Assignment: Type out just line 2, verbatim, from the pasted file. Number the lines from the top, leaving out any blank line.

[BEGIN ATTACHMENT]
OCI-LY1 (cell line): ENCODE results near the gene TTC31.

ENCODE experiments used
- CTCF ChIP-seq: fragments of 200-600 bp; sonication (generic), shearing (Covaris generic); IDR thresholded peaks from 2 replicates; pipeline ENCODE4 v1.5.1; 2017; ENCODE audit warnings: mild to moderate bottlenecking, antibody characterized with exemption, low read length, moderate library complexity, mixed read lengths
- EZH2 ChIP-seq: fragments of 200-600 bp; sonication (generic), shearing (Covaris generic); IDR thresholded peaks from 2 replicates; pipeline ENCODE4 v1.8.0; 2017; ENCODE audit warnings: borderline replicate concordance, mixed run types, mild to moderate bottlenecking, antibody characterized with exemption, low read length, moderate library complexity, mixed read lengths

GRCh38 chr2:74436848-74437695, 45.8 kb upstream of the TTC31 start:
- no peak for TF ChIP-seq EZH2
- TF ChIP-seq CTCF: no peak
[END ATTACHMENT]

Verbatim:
ENCODE experiments used